Summer of the Turkeys
I have been taking a blogging break for the last seven weeks. I gave myself permission to do this based on reading the blogs of some of my favorite authors. Apparently, writers sometimes just wander off and write. Of course, this goes against all the rules in the blogging books. You will lose all your followers, they warn you. Writers are by nature a little odd, (I should know) and they are usually forgiven especially if they produce a great new book. I am trying…
I have been writing these last few weeks, but my characters have been misbehaving lately, twisting the plot to their own ends, so this weekend I put them all on a thumb drive and took myself off to Bailey Island, Maine to think about how much of this mutiny I intend to let them get away with.
This is the thirty-second summer that I have spent on Bailey Island. Unlike the rest of the landscape of my life, not much changes from year to year. Bailey Island still boasts only four restaurants, a general store and one much visited gift shop, aptly called Land’s End. These summers have blended together in a mist of lobsters, melted butter, laziness, glorious sunsets, frigid water, beloved dogs, too much reading and long conversations with friends. There have been a few that have stood out.
There was the “Summer of the Canasta Game”. That was the year, now long ago, that my daughter, aged six, learn to play this endless game with too many cards. At the end of the summer she had won $712. Fortunately, we were able to buy her off with two stuffed animals and a monkey (also not real) on a stick purchased at the wonderful gift shop down the road.
We also had the “Summer of the Kayaks”. After much research, and, in my case, purchasing of appropriate gear and hat, my husband and I each bought a kayak. My husband actually did kayak around the island numerous times. I, on the other hand, did not. The last few years, every Memorial Day, we talk about getting the boats out, and then the thought of hauling them down and over the rocky coast of Maine in front of the house seems to put the project off for another day which has then proved to be another year.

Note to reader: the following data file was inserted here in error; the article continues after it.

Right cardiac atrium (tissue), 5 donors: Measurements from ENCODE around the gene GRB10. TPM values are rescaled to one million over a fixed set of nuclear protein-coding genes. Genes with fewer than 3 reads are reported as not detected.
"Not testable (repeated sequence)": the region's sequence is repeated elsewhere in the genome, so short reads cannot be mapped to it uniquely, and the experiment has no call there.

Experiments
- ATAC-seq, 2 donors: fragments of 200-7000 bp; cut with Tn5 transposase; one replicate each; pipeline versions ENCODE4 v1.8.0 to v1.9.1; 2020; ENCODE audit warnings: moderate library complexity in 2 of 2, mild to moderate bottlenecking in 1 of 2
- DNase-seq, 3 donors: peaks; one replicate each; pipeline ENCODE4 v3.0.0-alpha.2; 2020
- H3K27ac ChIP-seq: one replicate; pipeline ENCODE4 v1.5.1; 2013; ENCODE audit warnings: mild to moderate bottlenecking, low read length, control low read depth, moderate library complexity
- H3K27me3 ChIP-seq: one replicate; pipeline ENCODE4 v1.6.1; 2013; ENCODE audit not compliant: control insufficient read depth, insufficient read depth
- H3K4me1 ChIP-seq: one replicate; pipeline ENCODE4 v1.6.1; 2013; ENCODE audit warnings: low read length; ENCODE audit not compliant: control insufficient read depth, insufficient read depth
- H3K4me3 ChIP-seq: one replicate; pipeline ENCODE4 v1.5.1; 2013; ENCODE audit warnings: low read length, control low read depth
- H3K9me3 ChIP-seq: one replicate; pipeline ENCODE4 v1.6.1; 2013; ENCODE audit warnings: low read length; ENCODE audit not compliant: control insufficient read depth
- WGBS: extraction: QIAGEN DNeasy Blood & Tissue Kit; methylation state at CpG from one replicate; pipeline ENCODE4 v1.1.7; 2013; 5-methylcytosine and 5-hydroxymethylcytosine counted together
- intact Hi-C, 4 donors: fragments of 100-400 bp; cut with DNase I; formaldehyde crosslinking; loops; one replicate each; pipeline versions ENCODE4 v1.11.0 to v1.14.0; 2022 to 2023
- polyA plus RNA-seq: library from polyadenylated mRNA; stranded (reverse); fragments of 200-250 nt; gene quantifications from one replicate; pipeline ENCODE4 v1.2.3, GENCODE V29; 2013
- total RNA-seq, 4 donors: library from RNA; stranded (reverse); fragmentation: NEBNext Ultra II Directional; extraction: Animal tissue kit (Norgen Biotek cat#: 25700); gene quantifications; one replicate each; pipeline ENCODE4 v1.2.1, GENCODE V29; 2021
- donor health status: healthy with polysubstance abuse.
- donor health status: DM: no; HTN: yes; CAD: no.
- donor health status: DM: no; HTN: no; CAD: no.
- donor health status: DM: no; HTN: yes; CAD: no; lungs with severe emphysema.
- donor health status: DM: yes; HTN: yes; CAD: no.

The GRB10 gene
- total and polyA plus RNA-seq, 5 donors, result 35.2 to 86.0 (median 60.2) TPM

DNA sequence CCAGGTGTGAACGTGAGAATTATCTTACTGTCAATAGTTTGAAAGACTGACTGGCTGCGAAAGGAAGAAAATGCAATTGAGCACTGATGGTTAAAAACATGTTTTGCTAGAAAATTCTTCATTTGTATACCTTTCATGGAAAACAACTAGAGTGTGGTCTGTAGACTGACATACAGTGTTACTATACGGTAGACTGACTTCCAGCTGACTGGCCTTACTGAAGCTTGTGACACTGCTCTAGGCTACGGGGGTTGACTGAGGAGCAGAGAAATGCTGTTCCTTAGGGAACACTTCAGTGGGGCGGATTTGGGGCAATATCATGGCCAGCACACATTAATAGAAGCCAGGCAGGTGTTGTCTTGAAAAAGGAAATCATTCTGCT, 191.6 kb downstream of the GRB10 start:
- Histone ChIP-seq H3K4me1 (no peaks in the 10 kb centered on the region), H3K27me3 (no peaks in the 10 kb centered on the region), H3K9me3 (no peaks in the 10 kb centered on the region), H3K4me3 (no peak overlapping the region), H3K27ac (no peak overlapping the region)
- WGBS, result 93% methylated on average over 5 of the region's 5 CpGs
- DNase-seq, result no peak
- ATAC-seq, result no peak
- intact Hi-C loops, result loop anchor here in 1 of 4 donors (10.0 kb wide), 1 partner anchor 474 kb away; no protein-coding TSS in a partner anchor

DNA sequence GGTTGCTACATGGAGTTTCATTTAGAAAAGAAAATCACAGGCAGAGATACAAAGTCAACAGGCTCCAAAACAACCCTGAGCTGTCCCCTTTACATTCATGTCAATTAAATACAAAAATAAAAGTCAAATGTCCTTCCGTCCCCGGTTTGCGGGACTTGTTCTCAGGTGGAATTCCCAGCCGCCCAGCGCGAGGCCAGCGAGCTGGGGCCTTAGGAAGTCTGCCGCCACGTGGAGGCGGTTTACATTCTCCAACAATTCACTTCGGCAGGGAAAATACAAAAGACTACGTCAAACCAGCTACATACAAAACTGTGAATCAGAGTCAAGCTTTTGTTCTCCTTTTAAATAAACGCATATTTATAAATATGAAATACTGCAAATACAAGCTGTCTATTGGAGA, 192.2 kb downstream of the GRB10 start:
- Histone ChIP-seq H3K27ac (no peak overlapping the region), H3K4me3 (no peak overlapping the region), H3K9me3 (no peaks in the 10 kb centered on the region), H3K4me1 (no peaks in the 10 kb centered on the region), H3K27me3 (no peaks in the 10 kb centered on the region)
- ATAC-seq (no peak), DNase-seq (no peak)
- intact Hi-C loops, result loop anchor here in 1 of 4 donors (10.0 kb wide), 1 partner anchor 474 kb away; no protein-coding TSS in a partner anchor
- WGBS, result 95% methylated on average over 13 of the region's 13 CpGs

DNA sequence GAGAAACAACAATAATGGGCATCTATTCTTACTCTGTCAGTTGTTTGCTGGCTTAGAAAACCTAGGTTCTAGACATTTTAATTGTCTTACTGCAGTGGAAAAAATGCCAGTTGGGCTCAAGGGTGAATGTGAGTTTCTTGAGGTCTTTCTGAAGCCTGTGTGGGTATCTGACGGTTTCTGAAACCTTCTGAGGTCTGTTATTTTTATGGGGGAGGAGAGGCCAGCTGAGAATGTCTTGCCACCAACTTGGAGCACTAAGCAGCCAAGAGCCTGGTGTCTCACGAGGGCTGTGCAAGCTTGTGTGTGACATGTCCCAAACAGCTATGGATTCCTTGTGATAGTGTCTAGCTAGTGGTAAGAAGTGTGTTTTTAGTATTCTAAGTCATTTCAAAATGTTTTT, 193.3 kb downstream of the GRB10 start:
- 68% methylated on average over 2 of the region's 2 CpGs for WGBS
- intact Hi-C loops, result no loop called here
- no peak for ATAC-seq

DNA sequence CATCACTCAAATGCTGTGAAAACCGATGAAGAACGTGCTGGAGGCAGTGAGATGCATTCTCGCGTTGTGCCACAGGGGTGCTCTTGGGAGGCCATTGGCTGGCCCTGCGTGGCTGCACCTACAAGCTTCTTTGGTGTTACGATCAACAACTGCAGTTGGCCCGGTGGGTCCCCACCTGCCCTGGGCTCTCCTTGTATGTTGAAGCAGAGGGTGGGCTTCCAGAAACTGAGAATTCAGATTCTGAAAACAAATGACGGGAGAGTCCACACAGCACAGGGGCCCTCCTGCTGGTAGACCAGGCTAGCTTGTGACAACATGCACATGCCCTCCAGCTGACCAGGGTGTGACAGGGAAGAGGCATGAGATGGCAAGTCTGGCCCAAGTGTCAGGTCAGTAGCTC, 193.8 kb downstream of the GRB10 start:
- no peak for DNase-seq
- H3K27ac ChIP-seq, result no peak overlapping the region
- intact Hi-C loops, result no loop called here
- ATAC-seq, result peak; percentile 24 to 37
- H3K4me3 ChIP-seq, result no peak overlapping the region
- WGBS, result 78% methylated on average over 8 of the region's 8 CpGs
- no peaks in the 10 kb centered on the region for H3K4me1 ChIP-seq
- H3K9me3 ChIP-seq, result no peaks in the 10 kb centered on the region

This is the “Summer of the Turkey” or unfortunately, turkeys. One, or even two, picturesque turkeys I was able to live with. They made for interesting party conversation. “Oh yes, we have two turkeys at our house in Maine…” Three years ago, we had two turkeys. Two turkeys that apparently knew each other very well – in the biblical sense, I mean. There are now nine, three enormous, nasty toms and six nervous hens. My neighbor keeps scaring me with tales of numerous chicks but they stay hidden. I pretend they don’t exist and I am sure you can see why. This herd (really, they are too loud to be called a flock) of turkeys was around last year but they were not as big as they are this summer. “Been a mild winter,” is what the islanders told me in the way of explanation. It certainly must have been absolutely balmy based on how big these birds are.
These nine turkeys live at my house. Fortunately, they do not live IN it, yet. I have nightmares about that because the two trees they roost in are approximately six feet from my bedroom window. Watching them get into those trees every night is truly something. It gives new meaning to the saying, “like a big-ass bird”. The turkey powder room also doubles as my lawn. They talk to each other when they are not thundering through the woods. That cute “gobble-gobble” that you entertain your children with in November is less charming every morning at dawn.
Last weekend while the rest of the world watched the remaining events taking place in London, the Bailey Island Turkeys lined up to watch the two fools who clean their bathroom sneak around in the rain. What were we doing, you ask? We were skulking about trying to snap the best turkey picture of the summer, a competition we started in May to distract ourselves. Here are some of the results:
I have not told the turkeys that my brother-in-law, the Great White Hunter, has offered to swing by on his way back from fighting bears this fall to dispatch them. I don’t have the heart to say yes. People ask me all the time, “Where do you get the ideas for your books?” The answer is: outside my bedroom window.